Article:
I'm nearly 56 and tempted to pull my 25% out of the PPF.   I'm unmarried and my partner would only get 50% of my pension if anything happened to me.
Would I be doing the right thing or am I bonkers?

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  • bowlhead99bowlhead99 Forumite
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    I'm nearly 56 and tempted to pull my 25% out of the PPF.   I'm unmarried and my partner would only get 50% of my pension if anything happened to me.
    Would I be doing the right thing or am I bonkers?
    The fact that you are unmarried doesn't tell us much about how you plan to fund the next forty years of your life.  Don't you want the income? And 50% of something is still something.
  • BrynsamBrynsam Forumite
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    If you take a tax free lump sum, your partner's pension would be 50% of a lower amount. In the PPF the partner's pension is based on the pension you are receiving at the time of your death (NOT the pension you would have been receiving had you not taken a tax free lump sum).
  • edited 31 July 2020 at 5:30PM
    westvwestv Forumite
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    edited 31 July 2020 at 5:30PM
    Are you sure you can get 25%. Mine has no lump sum.
    Edit: also,you can't "pull out" the 25%. It's only available once the pension is in payment.
  • edited 31 July 2020 at 6:25PM
    garmeggarmeg Forumite
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    edited 31 July 2020 at 6:25PM
    Brynsam said:
    If you take a tax free lump sum, your partner's pension would be 50% of a lower amount. In the PPF the partner's pension is based on the pension you are receiving at the time of your death (NOT the pension you would have been receiving had you not taken a tax free lump sum).
    For a DB pension, the spouse pension is usually unaffected by the taking of any PCLS.

    Is the PPF different to the usual convention?
  • edited 31 July 2020 at 8:08PM
    MarconMarcon Forumite
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    edited 31 July 2020 at 8:08PM
    garmeg said:
    Brynsam said:
    If you take a tax free lump sum, your partner's pension would be 50% of a lower amount. In the PPF the partner's pension is based on the pension you are receiving at the time of your death (NOT the pension you would have been receiving had you not taken a tax free lump sum).
    For a DB pension, the spouse pension is usually unaffected by the taking of any PCLS.

    Is the PPF different to the usual convention?
    Yes. As Brynsam has correctly pointed out, taking tax free cash reduces the spouse's pension.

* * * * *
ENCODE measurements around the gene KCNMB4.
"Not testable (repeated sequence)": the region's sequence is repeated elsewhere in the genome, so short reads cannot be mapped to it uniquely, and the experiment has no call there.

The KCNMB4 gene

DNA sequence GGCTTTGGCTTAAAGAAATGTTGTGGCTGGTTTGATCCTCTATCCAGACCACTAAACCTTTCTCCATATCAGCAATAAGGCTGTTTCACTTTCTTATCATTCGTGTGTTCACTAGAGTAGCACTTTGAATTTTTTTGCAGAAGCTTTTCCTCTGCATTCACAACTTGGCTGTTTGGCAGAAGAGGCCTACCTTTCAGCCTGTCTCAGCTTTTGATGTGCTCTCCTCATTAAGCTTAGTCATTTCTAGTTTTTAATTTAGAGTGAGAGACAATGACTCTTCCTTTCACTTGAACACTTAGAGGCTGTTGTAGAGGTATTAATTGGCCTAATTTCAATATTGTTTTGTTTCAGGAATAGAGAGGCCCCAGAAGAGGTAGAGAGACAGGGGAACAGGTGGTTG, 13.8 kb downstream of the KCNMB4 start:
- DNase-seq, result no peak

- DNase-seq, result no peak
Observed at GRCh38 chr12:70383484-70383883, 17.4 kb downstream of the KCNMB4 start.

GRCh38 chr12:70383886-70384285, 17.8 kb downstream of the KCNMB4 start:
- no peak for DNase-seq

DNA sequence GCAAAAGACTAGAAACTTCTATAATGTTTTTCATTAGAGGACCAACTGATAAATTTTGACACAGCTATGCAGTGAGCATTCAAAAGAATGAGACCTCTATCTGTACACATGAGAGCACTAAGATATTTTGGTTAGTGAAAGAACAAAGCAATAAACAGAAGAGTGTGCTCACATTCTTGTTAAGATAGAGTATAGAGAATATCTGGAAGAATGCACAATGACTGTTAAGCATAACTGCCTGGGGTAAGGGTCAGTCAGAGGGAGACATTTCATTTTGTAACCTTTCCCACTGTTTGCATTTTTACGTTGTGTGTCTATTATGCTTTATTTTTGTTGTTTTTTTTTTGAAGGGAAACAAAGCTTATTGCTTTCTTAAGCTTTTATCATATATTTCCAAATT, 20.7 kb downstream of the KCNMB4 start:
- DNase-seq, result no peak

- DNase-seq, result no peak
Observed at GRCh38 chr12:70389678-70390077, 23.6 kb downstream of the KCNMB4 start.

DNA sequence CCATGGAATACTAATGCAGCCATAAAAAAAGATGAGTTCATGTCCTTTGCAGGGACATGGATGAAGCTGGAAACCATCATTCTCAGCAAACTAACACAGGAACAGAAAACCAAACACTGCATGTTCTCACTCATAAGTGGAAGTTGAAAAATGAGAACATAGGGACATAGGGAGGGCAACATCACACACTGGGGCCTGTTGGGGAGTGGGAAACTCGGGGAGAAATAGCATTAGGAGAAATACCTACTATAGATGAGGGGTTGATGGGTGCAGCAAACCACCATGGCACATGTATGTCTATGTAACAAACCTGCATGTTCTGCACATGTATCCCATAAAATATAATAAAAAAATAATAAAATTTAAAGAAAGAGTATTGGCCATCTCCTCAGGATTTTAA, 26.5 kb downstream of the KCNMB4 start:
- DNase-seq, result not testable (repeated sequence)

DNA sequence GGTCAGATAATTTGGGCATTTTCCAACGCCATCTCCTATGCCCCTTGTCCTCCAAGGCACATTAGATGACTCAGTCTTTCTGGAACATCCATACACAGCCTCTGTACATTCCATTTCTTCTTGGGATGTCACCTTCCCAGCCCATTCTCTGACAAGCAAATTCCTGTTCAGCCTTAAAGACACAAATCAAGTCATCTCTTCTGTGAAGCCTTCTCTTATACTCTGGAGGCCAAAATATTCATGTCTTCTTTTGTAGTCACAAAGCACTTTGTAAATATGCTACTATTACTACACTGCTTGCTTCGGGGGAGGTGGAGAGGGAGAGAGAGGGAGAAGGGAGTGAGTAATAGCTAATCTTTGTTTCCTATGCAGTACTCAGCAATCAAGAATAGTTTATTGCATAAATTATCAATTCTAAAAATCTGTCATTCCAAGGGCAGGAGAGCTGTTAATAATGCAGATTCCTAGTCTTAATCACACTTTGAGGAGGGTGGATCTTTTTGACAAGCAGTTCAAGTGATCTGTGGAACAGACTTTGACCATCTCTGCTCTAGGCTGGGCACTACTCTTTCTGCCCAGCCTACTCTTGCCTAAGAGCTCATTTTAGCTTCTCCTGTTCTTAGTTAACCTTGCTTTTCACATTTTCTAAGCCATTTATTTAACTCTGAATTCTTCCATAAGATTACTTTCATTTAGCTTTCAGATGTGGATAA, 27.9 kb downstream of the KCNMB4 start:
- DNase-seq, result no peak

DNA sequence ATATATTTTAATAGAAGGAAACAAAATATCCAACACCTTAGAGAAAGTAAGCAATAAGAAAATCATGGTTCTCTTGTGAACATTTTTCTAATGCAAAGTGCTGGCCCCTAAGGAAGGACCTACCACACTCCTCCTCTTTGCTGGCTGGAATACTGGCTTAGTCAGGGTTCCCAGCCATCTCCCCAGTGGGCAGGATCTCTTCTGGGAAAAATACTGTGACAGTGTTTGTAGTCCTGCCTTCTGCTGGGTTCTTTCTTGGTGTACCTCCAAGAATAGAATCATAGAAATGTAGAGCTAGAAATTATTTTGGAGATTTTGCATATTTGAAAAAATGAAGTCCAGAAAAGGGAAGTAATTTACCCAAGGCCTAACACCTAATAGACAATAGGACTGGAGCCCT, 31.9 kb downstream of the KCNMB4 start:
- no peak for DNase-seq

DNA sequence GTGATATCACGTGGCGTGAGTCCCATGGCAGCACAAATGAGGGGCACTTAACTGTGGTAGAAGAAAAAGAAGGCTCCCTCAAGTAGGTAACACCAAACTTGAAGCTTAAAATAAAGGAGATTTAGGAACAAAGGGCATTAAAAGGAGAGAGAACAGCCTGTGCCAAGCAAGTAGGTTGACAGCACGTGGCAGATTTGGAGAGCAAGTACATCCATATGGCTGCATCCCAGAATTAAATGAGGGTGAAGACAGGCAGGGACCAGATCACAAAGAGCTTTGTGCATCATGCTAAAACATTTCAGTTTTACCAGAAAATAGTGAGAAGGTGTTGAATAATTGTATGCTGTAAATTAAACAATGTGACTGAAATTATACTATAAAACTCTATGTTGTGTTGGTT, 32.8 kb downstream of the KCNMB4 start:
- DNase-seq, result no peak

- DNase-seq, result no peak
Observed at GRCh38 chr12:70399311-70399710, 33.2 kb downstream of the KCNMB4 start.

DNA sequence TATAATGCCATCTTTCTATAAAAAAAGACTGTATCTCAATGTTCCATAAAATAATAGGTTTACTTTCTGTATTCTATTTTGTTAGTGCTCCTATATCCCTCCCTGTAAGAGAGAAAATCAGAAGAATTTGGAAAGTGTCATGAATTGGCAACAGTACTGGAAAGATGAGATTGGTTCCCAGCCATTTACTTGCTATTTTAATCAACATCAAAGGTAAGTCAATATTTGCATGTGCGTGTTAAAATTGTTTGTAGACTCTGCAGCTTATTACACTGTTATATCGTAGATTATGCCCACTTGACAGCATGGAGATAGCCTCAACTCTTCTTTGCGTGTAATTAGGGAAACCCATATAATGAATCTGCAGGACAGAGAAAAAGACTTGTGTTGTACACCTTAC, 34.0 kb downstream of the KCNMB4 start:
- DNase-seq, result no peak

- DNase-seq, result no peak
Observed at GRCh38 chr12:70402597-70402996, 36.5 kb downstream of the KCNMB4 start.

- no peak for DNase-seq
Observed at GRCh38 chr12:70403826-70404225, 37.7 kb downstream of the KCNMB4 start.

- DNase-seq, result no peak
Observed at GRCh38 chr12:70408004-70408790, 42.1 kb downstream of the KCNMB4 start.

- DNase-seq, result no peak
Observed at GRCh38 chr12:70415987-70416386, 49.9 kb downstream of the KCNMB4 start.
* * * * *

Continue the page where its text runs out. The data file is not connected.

• BrynsamBrynsam Forumite
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    garmeg said:
    Brynsam said:
    If you take a tax free lump sum, your partner's pension would be 50% of a lower amount. In the PPF the partner's pension is based on the pension you are receiving at the time of your death (NOT the pension you would have been receiving had you not taken a tax free lump sum).
    For a DB pension, the spouse pension is usually unaffected by the taking of any PCLS.

    Is the PPF different to the usual convention?
    Yes. The PPF pays 50% of the actual pension being paid at the time of death. This can make quite a difference, especially if the original scheme paid a 2/3rds spouse's pension AND ignored any tax free cash when calculating the spouse's benefit.
  • garmeggarmeg Forumite
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    Brynsam said:
    garmeg said:
    Brynsam said:
    If you take a tax free lump sum, your partner's pension would be 50% of a lower amount. In the PPF the partner's pension is based on the pension you are receiving at the time of your death (NOT the pension you would have been receiving had you not taken a tax free lump sum).
    For a DB pension, the spouse pension is usually unaffected by the taking of any PCLS.

    Is the PPF different to the usual convention?
    Yes. The PPF pays 50% of the actual pension being paid at the time of death. This can make quite a difference, especially if the original scheme paid a 2/3rds spouse's pension AND ignored any tax free cash when calculating the spouse's benefit.
    That's a bit rubbish. Better than the alternative I suppose ...
  • BrynsamBrynsam Forumite
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    garmeg said:
    Brynsam said:
    garmeg said:
    Brynsam said:
    If you take a tax free lump sum, your partner's pension would be 50% of a lower amount. In the PPF the partner's pension is based on the pension you are receiving at the time of your death (NOT the pension you would have been receiving had you not taken a tax free lump sum).
    For a DB pension, the spouse pension is usually unaffected by the taking of any PCLS.

    Is the PPF different to the usual convention?
    Yes. The PPF pays 50% of the actual pension being paid at the time of death. This can make quite a difference, especially if the original scheme paid a 2/3rds spouse's pension AND ignored any tax free cash when calculating the spouse's benefit.
    That's a bit rubbish. Better than the alternative I suppose ...
    It's something to be aware of and take into account when deciding whether to take a tax free lump sum.
  • ChileanRedChileanRed Forumite
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    Thanks for your input folks. I'm not planning on spending the 25% or the weekly/monthly payment I would receive. Was just going to stick in a savings account.
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